Saudi efforts to promote Kingdom as destination praised

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Saudi Arabi's Eastern Province has many beaches that can be used for Formula 1 boat racing and environmental fishing. (Supplied photo)
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Saudi Arabi's Eastern Province has many beaches that can be used for Formula 1 boat racing and environmental fishing. (Supplied photo)
Updated 30 November 2018
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Saudi efforts to promote Kingdom as destination praised

JEDDAH: The president of the Arab Tourism Organization, Dr. Bandar bin Fahd Al-Fuhaid, has commended Saudi Commission for Tourism and National Heritage (SCTH), and its chairman, Prince Sultan bin Salman, for its efforts to promote destinations in the Kingdom and showcase their cultural diversity.
His comments came as he and the authority’s director-general in the Eastern Province, Abdullatif Al-Bunyan, visited a museum in Dammam.
“The authority has become a distinctive model due to its experiences, programs and vision, which helped draw the attention of many international organizations working in the tourism sector,” said Al-Fuhaid. “It has significant achievements in both tourism and heritage.”
In particular, he highlighted the efforts exerted by the authority’s branch in the Eastern Province to support and improve the tourism sector.
“The ATO is touring all the regions of the Kingdom to examine and present a number of tourism programs,” he said. “The Eastern Province has many beaches that can be used for Formula 1 boat racing and environmental fishing. These projects will be presented to the region’s businessmen along with other projects in order to support this sector in the region.
“This tour comes within the framework of the organization’s keenness to visit the Kingdom’s important tourist, historic and heritage landmarks and set a strategy for the joint cooperation with the authority’s branches in the Kingdom.
“Saudi Arabia established the ATO in 2001 with the support of Prince Sultan, and a royal decree based it in Jeddah. The Kingdom’s leadership has been backing the organization ever since,” Al-Fuhaid added, noting that “all the Arab countries are members of the ATO.”


Middle East's love affair with the moon and space

Updated 5 min 34 sec ago
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Middle East's love affair with the moon and space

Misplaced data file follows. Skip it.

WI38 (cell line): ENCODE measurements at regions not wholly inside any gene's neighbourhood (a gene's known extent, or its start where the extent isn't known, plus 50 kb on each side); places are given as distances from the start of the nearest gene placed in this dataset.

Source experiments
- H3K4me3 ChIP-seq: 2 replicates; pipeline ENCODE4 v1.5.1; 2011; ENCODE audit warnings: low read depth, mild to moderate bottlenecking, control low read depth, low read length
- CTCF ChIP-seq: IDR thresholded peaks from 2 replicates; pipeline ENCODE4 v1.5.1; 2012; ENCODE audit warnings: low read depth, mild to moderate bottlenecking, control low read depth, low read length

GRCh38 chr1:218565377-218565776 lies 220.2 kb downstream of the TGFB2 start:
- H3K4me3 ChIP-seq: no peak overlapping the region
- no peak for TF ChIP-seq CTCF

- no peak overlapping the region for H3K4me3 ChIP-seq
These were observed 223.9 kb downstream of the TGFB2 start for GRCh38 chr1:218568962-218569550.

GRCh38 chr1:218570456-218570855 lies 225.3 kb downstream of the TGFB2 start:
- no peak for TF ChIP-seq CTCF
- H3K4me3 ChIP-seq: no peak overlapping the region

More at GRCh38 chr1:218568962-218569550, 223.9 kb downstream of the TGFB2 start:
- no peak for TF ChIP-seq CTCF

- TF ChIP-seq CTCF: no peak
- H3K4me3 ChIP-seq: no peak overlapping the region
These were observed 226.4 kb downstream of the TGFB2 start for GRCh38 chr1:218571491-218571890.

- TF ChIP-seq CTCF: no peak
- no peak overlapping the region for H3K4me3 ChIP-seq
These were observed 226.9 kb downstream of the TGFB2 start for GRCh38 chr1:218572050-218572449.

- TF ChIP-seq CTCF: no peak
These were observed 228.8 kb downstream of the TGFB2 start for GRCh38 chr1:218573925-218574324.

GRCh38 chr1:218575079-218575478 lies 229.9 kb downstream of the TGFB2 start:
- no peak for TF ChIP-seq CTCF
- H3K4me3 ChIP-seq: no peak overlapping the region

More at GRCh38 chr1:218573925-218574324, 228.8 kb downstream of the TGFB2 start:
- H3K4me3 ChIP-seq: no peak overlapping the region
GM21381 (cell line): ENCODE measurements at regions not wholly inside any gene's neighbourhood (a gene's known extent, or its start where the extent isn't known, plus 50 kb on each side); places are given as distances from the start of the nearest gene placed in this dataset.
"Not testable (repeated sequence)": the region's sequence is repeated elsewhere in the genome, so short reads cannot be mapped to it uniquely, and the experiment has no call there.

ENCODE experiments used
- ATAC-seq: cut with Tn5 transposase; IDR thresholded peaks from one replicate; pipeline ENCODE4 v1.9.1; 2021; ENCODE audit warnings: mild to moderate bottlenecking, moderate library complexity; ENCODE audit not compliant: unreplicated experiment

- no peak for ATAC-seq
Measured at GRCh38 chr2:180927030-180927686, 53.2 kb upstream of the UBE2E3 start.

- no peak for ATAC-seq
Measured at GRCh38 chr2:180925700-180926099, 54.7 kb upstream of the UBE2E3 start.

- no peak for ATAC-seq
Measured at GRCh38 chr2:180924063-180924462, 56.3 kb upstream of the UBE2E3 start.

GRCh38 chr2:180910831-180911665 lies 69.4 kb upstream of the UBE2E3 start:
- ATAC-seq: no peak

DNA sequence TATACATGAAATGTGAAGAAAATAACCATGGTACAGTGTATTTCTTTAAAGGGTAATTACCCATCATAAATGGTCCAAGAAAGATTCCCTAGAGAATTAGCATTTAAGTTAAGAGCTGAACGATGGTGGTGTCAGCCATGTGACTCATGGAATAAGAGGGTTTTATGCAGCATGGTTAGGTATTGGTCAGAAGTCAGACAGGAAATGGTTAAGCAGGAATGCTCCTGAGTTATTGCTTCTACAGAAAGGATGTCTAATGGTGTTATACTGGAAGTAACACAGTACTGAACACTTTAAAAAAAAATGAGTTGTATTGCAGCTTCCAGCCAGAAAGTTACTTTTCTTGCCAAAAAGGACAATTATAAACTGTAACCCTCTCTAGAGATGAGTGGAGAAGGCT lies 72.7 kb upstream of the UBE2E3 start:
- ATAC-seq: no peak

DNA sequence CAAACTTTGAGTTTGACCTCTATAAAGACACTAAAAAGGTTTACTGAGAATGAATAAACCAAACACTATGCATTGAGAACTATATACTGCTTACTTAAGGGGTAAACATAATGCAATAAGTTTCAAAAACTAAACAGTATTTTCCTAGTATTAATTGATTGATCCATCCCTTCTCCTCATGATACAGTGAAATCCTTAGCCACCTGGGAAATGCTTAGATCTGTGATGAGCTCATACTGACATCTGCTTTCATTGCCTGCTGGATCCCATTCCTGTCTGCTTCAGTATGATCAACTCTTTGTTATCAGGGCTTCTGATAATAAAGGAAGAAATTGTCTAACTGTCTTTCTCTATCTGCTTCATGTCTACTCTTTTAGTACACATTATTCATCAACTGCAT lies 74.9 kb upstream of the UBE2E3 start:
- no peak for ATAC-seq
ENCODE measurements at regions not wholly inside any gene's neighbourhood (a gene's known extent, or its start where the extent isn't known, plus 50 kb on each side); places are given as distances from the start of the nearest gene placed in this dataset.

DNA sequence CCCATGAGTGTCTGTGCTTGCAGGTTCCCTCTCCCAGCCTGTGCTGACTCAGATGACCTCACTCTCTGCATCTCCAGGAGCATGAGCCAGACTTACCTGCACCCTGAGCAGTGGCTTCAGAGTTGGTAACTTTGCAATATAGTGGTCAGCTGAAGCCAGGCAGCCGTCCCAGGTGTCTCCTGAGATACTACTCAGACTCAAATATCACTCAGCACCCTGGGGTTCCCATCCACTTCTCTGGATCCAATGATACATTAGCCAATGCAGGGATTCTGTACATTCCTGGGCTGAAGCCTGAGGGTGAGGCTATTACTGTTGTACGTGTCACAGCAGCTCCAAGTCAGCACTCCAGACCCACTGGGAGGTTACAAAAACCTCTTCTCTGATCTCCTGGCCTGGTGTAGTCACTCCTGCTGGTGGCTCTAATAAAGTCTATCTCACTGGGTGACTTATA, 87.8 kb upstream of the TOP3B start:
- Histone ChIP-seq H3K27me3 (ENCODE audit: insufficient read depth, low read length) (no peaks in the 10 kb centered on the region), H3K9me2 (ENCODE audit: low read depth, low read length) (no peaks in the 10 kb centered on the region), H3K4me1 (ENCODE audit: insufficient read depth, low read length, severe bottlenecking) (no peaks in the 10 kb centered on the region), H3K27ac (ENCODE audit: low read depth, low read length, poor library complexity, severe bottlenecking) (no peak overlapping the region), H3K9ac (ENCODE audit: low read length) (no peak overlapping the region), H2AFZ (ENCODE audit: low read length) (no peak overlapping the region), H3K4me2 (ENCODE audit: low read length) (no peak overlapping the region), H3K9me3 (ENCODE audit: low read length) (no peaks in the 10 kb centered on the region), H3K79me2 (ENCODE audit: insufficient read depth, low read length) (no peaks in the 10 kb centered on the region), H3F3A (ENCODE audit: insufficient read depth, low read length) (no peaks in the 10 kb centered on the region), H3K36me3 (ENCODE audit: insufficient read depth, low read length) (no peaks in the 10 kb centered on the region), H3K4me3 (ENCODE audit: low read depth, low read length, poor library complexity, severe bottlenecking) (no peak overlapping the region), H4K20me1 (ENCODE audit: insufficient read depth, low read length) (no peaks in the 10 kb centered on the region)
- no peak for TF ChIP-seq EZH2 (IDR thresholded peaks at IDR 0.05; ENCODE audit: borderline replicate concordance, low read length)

• The UAE and Saudi Arabia are inaugurating a new era of Arab space exploration
  • Saudi Prince Sultan entered the history books when he journeyed into space on Discovery in 1985

RIYADH: It was a sleepy afternoon in Saudi Arabia, just days before schools were due to start after summer vacation. 

Fifty years ago today, Saudis joined the world in gathering around TV sets to watch a live broadcast of what was once thought impossible: American astronauts Neil Armstrong and Buzz Aldrin took man’s first steps on the moon. 

Armstrong famously said: “That’s one small step for man, one giant leap for mankind.” True to his words, advancement in space has skyrocketed since the Apollo 11 mission, opening up doors for space scientists to reach for the stars.

It was only 16 years later that Saudi Prince Sultan bin Salman became the first Arab, Muslim — and royal — astronaut to travel into space. Before traveling to Houston for the Apollo mission anniversary, he sat down with Arab News in an exclusive interview to talk about his NASA mission aboard the space shuttle Discovery in June 1985.

Prince Sultan, recently appointed chairman of the Saudi Space Commission, was only 13 when he watched the historic moon landing on TV. The picture quality might have been poor and the sound garbled, but footage of the landing captured his imagination.

“Humans made airplanes and made advances in industry, but for humans to leave their own planet, that’s really something else,” Prince Sultan told Arab News. 

Most Saudis and residents living in the Kingdom watched it on Saudi channels 1 and 3, owned by Saudi Aramco.

Hessah Al-Sobaie, a housewife from Al-Dawadmi, recalled watching the moon landing from her grandparents’ backyard as an 11-year-old. “It felt weird watching a human walk on the moon,” she told Arab News. “I remember the endless questions I asked as a child.”

It has been more than 30 years since space last had an Arab visitor (Syria’s Muhammed Faris became the second Arab in space on board USSR’s Soyuz spacecraft in 1987). But this September, the first Emirati will become the latest Arab visitor when he joins a team of astronauts at the International Space Station (ISS).

Hazza Al-Mansoori will travel to space on board a Soyuz-MS 15 spacecraft that is due to take off from the Baikonur Cosmodrome in Kazakhstan on Sept. 25.